The years went by, and the great kings did according to their word. In fact, so secret and unobtrusive was their fortress, that in the third year, Athene’s curiosity drew her to their camp. She had tried to keep her distance, but eventually her need to know exactly what they did each year overpowered her sense of courtesy and fear. In the years prior, she’d only ever seen a distant glow against the treetops on their final night in the forest: always in the same place, as if it was a hulking figure lit by firelight. No sound ever made its way to her treetop hollow, nor did she ever see anything else. But in this third year, as she crept closer to the secret camp of the kings, she saw that her eyes had not deceived her. It was a hulking figure that stood at the center of their camp. And Athene recognized her.
Themis, the goddess of justice, stood blindfolded and frozen into stone in the midst of the kings, lit by orange-red light as the bonfires roared ever higher. She was five times taller than any of the kings who gathered around her, covered in furs and animal skins that obscured their identities. They sang and chanted in turn: hymns to Themis for her wise justice, hymns to Hermes, hymns to the great waters above and below and the rulers of each… and some songs that were too strange and alien for Athene to understand. She heard only snippets of their conversations, as the kings called one another’s names above the cacophony: Eilis… Claudio… Morpheus. As Athene watched, she found herself growing tired. The night had been long, though these kings had not lost any of their fervor. As their songs reached a crescendo, two of the kings – the ones she thought were named Morpheus and Eilis – ran up the hill and stood at Themis’ back. The arch of the mound led them up to her head, and once the two kings had leaned forward and covered the statue’s ears, the kings below shouted with one voice: “In the shadow, we make silence.”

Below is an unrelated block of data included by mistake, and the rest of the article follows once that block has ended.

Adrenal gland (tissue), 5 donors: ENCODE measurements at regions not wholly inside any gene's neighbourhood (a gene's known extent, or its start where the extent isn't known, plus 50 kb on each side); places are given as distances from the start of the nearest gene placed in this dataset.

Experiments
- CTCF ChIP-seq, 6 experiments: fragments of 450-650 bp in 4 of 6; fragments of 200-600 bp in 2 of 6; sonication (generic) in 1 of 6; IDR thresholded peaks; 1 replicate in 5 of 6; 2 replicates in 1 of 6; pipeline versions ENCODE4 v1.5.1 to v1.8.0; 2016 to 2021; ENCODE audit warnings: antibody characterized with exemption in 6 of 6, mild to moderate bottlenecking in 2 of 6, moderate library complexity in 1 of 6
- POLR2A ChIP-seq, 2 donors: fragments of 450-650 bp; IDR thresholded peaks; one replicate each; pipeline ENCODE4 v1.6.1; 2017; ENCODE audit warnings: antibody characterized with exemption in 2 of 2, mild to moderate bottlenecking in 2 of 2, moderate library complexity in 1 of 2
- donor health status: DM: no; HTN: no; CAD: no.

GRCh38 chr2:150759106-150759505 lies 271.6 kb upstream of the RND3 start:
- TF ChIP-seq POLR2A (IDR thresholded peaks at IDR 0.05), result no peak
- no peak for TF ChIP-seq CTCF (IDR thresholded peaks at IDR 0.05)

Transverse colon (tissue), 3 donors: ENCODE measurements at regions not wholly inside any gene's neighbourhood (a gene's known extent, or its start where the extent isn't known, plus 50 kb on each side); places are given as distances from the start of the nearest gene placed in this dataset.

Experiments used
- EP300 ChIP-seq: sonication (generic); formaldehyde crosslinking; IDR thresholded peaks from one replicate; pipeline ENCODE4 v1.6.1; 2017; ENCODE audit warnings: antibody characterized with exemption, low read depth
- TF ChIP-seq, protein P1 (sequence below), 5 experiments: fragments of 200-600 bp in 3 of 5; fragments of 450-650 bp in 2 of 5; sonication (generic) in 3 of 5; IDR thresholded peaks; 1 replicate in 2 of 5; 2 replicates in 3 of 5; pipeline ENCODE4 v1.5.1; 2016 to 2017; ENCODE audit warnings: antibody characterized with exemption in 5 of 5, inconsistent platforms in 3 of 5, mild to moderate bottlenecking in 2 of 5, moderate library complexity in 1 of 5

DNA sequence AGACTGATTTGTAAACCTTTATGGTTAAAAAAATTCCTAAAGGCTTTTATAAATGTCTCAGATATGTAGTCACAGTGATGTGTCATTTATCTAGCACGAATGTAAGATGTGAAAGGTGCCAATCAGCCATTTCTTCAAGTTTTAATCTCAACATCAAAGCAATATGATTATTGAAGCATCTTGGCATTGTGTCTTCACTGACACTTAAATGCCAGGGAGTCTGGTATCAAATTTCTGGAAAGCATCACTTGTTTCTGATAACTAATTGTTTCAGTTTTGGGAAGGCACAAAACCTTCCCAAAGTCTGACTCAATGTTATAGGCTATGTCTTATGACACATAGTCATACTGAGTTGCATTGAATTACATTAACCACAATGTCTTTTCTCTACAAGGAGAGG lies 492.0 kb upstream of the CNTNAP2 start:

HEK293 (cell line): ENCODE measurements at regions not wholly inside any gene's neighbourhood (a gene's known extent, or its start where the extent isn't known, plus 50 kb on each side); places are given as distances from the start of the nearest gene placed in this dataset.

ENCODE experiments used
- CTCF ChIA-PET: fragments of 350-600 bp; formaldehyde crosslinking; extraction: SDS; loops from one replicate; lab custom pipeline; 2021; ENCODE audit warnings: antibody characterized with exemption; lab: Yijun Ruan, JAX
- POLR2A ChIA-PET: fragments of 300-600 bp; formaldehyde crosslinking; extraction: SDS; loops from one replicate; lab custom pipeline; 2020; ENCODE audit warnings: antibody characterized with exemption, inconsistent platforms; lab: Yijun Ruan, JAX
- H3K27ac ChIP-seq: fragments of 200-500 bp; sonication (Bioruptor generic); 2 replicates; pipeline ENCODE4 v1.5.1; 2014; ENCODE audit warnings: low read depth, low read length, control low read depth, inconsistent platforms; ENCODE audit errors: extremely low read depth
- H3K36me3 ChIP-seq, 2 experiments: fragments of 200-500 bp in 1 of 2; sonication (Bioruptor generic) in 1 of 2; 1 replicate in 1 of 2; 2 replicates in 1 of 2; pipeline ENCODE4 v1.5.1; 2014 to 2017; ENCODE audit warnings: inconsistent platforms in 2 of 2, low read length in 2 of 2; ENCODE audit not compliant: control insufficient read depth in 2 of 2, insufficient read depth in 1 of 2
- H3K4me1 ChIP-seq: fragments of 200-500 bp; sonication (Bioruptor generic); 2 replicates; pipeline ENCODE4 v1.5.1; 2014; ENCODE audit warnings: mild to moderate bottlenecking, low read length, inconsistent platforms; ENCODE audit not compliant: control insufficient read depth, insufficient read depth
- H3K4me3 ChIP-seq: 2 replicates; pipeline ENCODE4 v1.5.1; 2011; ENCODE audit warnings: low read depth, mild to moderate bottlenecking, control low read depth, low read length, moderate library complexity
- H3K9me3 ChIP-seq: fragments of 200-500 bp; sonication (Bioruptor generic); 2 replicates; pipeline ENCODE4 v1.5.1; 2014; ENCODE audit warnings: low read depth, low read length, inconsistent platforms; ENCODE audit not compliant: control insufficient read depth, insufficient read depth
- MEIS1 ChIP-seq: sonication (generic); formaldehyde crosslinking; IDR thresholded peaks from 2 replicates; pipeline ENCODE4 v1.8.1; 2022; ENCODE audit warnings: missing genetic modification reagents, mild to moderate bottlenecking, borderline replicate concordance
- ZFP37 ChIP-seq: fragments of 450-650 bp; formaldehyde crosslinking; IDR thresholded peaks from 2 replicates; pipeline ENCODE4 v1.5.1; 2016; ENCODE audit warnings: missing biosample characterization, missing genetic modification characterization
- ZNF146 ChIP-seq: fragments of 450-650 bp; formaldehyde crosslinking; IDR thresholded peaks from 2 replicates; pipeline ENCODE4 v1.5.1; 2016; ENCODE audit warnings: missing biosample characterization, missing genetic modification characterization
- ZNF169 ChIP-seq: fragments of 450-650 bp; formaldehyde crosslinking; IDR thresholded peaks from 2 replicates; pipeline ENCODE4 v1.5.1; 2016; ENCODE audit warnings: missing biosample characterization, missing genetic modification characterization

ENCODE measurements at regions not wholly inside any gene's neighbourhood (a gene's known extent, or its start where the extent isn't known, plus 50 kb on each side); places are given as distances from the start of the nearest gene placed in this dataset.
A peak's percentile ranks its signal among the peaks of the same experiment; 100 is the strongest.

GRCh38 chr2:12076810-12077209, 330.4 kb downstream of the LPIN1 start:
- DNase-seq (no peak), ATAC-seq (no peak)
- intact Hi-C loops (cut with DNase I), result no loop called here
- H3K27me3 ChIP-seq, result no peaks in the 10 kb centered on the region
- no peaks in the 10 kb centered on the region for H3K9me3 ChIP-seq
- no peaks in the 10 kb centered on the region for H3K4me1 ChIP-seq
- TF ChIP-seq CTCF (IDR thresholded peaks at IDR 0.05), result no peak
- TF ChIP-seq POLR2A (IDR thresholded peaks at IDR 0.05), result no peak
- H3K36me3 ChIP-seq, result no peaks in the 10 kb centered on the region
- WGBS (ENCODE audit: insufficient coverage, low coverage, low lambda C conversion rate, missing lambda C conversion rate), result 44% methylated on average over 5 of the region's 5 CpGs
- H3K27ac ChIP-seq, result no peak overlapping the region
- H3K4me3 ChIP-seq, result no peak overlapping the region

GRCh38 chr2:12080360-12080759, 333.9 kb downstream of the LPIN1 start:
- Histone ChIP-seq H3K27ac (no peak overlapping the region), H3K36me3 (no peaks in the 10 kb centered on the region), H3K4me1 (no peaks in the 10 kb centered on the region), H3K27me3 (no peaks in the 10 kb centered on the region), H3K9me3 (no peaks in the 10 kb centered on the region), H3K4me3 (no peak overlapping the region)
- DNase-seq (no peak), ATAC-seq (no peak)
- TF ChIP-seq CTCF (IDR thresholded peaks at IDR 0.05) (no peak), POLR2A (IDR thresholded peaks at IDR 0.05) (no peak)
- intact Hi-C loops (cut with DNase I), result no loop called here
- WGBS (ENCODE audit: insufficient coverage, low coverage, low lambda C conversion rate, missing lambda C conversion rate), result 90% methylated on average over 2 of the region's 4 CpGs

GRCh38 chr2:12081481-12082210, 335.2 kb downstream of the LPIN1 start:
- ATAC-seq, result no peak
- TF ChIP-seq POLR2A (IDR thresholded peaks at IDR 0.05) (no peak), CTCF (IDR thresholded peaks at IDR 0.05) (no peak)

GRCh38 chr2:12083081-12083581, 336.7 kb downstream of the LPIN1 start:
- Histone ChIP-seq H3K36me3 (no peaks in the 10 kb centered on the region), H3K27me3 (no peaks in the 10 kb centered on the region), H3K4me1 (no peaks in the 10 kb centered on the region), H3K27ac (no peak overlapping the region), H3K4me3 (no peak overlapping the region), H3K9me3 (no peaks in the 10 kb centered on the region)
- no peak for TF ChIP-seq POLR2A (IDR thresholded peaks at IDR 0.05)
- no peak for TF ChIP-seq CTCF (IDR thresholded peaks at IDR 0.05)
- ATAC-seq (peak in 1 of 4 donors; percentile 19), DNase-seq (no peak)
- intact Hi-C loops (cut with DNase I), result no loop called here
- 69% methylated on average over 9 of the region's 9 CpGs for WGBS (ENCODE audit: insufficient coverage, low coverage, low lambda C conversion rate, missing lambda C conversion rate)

With a new, strange feeling settling in her belly, Athene escaped back to her home without being seen. But despite her best efforts to forget, her memory of that eerie night stayed with her. She tried to live with this small disturbance year by year, and as time went on she noted that, with the protective wards the traveling kings had placed about the forest, peace reigned in the Elysian Glen more than it ever had. Every year, Athene’s father came back with yet another reassuring tale of the beautification of the forest: the ways in which the comfortable kings were slowly changing the forest to suit their presence, and their endeavors to preserve and protect their home. It was important, after all, to keep the glen truly untouched by the outside world… to keep out the darkness and devastation that had taken root everywhere else beyond the borders of the wood. Athene’s unease was a small price to pay for such a gift.
But in the tenth year of the great king’s retreat, shortly before they were due to arrive, Athene’s father – brave, wise, and ancient as he was – died. The Glen had lost its father, and so had Athene. And so the task of caring for the needs of her home fell to her, and as she tried to keep the cupboard stocked and the pantry full, she realized with growing alarm that it was becoming harder and harder to find food beneath the trees. Where there had once been berry patches bursting with plenty, rich veins of wild onions and tubers growing amongst the roots of the trees, and orchards of crooked nut trees, the kings had leveled and razed the earth to expand their ever-growing fortress, now more palatial than their promises had ever indicated. Athene was forced to venture further and further into the Glen, sometimes even to the very boundary of other lands filled with darkness, just to fill her aching belly. And as her desperation grew beyond her fear… she stepped beyond that boundary.